The ODF to Open XML Translator Project recently released their August CTP. This is a collaborative project to build a set of tools that will allow organizations that have standardized on Microsoft Office to work with ODF (Open Document Format) documents as produced by Sun's StarOffice and the open-source office suite OpenOffice. For more information about the details of the translator project, see the links in this article on OpenXmlDeveloper.org.
The ODF translator project eliminates many of the issues surrounding two inter-related technology management decisions: standardization of desktop applications, and standardization of file formats. Now it's possible for an organization to look at standardization on Microsoft Office applications based on their functionality and features, even if that same organization has a broader mandate to work with the ODF file format. The state of Massachusetts offers a great example of how this can work.
Last year, former Massachusetts Information Technology Division CIO Peter Quinn made plans to standardize Massachusetts on ODF by January 2007. This might have forced state employees and citizens to stop using Microsoft Office, the software that most of them already know and use. It might have also forced conversion of huge numbers of documents and loss of various functionality in those documents, since ODF doesn't support all of the functionality that Office users can store in the old binary formats or the new Open XML file formats. And since ODF applications don't include accessibility options like screen magnifiers -- which have been available in Office for many years -- it's possible that disabled persons would have reduced access to state documents after the move to ODF.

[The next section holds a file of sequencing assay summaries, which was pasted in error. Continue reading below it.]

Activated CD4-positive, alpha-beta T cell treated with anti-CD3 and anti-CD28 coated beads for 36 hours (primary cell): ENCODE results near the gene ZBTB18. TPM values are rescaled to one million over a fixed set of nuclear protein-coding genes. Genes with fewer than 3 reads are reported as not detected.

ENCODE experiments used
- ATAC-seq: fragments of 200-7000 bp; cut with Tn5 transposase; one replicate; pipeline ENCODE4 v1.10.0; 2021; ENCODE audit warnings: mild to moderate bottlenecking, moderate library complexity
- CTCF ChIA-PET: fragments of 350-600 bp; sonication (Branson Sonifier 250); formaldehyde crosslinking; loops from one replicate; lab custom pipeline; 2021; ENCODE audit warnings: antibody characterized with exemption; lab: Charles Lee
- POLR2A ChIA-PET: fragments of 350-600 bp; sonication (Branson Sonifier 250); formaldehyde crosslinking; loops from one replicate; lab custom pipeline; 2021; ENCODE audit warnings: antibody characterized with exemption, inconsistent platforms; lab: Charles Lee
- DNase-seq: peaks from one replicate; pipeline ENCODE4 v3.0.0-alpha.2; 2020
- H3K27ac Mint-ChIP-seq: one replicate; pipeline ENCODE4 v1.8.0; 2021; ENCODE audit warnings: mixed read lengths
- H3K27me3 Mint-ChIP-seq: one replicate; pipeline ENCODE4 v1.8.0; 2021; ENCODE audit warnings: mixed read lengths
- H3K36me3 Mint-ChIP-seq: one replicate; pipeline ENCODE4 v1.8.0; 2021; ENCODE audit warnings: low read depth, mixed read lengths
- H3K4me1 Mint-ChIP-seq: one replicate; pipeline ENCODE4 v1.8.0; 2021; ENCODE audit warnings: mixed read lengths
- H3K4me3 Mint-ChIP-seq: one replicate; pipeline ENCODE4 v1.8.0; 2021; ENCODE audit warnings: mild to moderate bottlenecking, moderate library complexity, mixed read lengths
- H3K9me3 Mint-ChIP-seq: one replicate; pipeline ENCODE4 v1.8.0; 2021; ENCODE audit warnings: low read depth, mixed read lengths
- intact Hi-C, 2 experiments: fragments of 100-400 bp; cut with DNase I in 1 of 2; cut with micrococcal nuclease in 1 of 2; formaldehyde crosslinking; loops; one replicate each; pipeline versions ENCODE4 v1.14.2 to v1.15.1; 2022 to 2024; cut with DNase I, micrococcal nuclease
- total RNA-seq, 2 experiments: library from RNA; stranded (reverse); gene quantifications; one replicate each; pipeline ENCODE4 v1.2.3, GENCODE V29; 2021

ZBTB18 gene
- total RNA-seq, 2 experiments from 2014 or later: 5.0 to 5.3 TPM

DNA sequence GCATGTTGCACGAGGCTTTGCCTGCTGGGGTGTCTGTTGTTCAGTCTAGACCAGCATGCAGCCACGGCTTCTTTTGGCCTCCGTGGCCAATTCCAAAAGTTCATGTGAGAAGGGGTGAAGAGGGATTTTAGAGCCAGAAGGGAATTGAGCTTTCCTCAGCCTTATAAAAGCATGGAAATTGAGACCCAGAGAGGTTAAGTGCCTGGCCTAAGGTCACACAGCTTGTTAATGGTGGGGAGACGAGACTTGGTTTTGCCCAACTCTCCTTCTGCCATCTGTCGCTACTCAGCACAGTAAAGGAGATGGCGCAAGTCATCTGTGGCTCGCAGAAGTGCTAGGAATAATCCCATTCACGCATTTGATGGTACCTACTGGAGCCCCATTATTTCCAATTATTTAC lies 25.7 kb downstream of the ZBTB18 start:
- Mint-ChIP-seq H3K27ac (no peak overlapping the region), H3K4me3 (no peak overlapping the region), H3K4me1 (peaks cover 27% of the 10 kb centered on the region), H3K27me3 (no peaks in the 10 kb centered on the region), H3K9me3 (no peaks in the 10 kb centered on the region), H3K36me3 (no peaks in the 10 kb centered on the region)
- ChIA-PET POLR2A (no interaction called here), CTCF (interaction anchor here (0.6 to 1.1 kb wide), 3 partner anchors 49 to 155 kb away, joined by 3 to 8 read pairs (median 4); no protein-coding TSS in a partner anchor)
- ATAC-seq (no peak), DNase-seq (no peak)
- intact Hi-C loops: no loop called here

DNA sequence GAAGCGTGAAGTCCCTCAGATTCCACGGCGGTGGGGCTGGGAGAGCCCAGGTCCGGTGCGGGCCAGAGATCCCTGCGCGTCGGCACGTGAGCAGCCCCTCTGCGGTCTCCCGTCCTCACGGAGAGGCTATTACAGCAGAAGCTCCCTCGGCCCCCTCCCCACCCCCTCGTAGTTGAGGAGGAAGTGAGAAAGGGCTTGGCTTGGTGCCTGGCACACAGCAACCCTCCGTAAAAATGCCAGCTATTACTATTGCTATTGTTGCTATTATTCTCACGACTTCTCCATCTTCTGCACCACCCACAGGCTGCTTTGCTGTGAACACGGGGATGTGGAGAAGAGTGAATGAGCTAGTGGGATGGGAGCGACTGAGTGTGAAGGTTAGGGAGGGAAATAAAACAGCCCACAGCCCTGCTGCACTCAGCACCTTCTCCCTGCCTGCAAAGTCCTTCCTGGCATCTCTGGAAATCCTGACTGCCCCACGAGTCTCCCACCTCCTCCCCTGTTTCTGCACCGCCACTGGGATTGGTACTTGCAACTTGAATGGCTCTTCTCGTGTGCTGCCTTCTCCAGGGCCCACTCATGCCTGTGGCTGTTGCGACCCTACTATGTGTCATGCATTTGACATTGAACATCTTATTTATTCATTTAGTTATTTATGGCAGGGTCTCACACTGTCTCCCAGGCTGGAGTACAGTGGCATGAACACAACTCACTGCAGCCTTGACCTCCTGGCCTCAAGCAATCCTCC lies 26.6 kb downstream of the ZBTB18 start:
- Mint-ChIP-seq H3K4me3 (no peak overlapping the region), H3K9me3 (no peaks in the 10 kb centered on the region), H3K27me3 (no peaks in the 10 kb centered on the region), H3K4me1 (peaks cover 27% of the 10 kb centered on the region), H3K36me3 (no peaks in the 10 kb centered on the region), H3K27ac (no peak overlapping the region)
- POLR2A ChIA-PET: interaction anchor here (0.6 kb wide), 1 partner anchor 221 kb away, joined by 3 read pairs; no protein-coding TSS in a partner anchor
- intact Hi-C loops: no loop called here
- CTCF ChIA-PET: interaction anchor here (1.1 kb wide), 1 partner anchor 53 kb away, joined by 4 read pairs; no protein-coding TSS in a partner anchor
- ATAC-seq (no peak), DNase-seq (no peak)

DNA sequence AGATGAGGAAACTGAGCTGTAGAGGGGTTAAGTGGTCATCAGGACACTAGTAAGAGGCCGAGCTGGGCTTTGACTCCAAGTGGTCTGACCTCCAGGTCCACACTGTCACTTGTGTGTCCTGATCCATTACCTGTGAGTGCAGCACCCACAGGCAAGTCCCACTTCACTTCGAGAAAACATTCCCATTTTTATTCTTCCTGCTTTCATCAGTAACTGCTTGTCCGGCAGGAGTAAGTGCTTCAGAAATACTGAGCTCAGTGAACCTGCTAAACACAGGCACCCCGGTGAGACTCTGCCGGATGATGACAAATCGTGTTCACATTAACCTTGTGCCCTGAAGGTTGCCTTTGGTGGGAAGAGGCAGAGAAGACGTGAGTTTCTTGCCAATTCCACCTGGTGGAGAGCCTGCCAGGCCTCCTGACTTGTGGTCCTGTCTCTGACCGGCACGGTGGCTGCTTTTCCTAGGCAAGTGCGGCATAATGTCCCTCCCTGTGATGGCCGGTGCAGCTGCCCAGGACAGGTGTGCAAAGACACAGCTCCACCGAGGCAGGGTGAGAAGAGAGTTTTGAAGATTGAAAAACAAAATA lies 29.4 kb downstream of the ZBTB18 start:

But Quinn's replacement, CIO Louis Gutierrez, has decided that the ODF translator project means that the state of Massachusetts won't have to accept those types of problems, expenses, and limitations. In a letter to the state's Information Technology Advisory Board this week, he pointed out that "technology that did not exist at the time of the policy formulation--namely various plug-in or translator components that can be added to Microsoft Office to allow it to read/write to OpenDocument format (ODF)" will make it possible for state workers to continue using Microsoft Office. Here's a News.com article with more information on the announcement.
This decision is consistent with the Vision statement in the original proposed Enterprise Information Technology Architecture published last year by the Massachusetts IT Division: "Information is no longer viewed as an exclusive agency asset but is leveraged and re-used throughout the enterprise while observing appropriate privacy and security protections. Electronic records are preserved in open formats that allow for optimal electronic records conservation and availability to the public over long periods of time." I'd say that sums up the case for open document formats pretty well.
It's great to see the state of Massachusetts taking a leadership role in how governments can best protect and preserve the documents they create. And as the debate about file formats continues, it will be interesting to see what Massachusetts will conclude after looking closely at issues such as custom schema support, full fidelity with existing documents, and performance.